Page 8.   A visit to Hebron

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       When my wife and I visited Israel last summer, our goal was to look at some of the problems and seek hopes for peace.  In earlier essays I’ve described visits to Tel Aviv and to Efrat, a Jewish town south of Bethlehem within the West Bank.  One of our more difficult visits was to Hebron, to visit the Cave of the Patriarchs, the site which Abraham purchased from Machpelach when Abraham first arrived in Canaan.  The city is holy to both Jews and Muslims, and has been problematic for many years.

         Our hosts in Hebron were members of the Christian Peacemakers Team ( , an interdenominational group organized by Mennonites and devoted to trying to prevent violence.

        There were Jews in Hebron from ancient times until 1929, when many were killed and expelled during a time of rioting.
(For a Wikipedia article on this, see )

 A Jewish settlement was founded in 1968 at Kiryat Arba, just east of Hebron, but in 1971 it was still very small.  It attracted many members of the very right-wing Kach party, which is now banned in Israel as a terrorist organization.  It now has 7,000 or so residents, with others living nearby or in small settlements (typically looking like apartment houses) within Hebron itself.

        When I first visited Hebron in 1971, it was relatively peaceful and prosperous, drawing many tourists.  Both Jews and Muslims prayed in the large building over the Cave, called by locals the Ibrahimi Mosque and by Jews the Cave of the Patriarchs.  In 1994 the American immigrant Dr. Baruch Goldstein entered the Mosque and opened fire, killing 29 Muslim worshippers and wounding 150, effectively ending short-term hopes for peaceful coexistence in Hebron.  Jewish settlers have established themselves on rooftops in the city, protected by the Israeli army and throwing garbage on the residents below.  The building over the cave is divided into Muslim and Jewish sections, heavily guarded by the Israeli military.

For an article on a relatively recent move-in of Jews into Hebron, see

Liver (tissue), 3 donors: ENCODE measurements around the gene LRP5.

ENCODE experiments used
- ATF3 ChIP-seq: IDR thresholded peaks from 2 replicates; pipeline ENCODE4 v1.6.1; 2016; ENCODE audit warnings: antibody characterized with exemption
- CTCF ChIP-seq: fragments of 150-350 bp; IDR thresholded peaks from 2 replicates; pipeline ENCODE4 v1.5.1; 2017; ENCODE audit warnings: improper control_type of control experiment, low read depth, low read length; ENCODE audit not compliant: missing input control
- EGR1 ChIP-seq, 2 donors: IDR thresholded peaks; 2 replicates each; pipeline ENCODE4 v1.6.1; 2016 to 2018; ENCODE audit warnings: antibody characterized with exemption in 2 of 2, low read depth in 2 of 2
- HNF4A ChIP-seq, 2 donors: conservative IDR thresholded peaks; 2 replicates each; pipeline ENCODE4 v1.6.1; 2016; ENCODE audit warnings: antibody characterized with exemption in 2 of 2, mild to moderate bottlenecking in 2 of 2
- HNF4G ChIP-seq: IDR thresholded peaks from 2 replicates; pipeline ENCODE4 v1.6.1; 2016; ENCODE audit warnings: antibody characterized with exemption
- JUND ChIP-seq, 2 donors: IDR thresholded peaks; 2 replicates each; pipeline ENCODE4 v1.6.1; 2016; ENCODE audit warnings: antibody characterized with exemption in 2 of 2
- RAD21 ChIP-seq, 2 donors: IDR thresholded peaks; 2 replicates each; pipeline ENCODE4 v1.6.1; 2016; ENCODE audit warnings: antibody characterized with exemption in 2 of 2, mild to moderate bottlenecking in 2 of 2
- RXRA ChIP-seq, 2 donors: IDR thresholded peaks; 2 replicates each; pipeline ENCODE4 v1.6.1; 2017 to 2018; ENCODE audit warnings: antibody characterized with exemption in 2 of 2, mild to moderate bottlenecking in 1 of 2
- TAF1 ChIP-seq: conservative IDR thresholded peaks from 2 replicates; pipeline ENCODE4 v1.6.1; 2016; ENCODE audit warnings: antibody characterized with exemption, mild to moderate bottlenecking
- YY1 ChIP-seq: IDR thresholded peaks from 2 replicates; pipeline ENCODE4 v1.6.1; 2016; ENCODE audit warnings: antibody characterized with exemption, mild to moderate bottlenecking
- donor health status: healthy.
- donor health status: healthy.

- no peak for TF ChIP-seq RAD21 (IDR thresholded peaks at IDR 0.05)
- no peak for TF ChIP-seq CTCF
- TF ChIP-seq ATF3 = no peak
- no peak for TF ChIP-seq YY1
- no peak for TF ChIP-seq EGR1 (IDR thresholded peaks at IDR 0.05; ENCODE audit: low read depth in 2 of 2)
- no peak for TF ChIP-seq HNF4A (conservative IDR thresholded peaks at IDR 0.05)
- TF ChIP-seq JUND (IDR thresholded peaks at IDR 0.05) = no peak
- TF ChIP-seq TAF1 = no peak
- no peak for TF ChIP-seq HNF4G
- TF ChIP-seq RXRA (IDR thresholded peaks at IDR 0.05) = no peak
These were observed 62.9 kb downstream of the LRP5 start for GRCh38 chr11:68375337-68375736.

There is major fear on each side of attacks by the other.  The Palestinians regard the Jews as invaders.  They report that some years on Purim, drunken Jews have rampaged through town shooting and smashing windows.  In an attempt to separate the two, the Israeli military retains control of much of the city, with numerous roadblocks, and restricts who can go where.  Providing a route from Kiryat Arba to the Cave of the Patriarchs meant prohibiting Muslims from using a street that had been a major shopping street for the Palestinian population. 

        The strange shape of the Jewish-controlled area in the heart of Hebron complicates day to day life no end.  Palestinian children walking to school must pass Jewish areas.  Some were attacked, and members the Christian Peacemaker Teams started walking with the young pupils. Then some settlers attacked the CPT people, who suffered broken bones without fighting back. This reached the attention of the Knesset, which ordered the Army to accompany the children walking to school.

          Is there a hope for peace in Hebron?  Not soon.  Even most Israelis see the Jewish settlements in and near Hebron as part of the problem, not part of the solution.  Descendants of the Jews who lived in Hebron have urged the settlers to leave, in the hope of promoting peace.   But it is believed by many that an attempt to remove the most radical of the settlers by force would be very violently resisted, and the Israeli Army is, pointedly, not in the business of fighting with Jews.   The presence of international observers - from the UN, from the European Union, from voluntary groups like the CPT - may possibly have some calming effect.

        In the meantime, the disruption in day-to-day life for the residents, and the extremely poor state of the economy, lead to increasing hatred and terrorism and more occasions for possibly violent confrontations. 

      Hebron does have a functioning city government, which tries to maintain schools, city services, and police protection in the Palestinian areas.  Unfortunately, the US and Israeli boycott of the Palestinian government meant that when we were there, the schoolteachers and other city employees had not been paid for several months, further depressing the economy.  In the view of many, this boycott and economic  is as likely to be as effective as the US boycott of Cuba, and to lead to desirable changes just as quickly.  I hope that our leaders will see that talks and economic support for peaceful activities are in the interests of all parties.

Ordman Net Home

What's next? From here you can go on to other sections of material.
Page 1: Introduction
Page 2:  Kfar Shalem
Page 3: Duheisha Refugee Camp
Page 4:  Universities
Page 5: The Wall / Security Barrier
Page 6:  Bethlehem
Page 7:  Efrat
Page 8: Hebron
(More to come)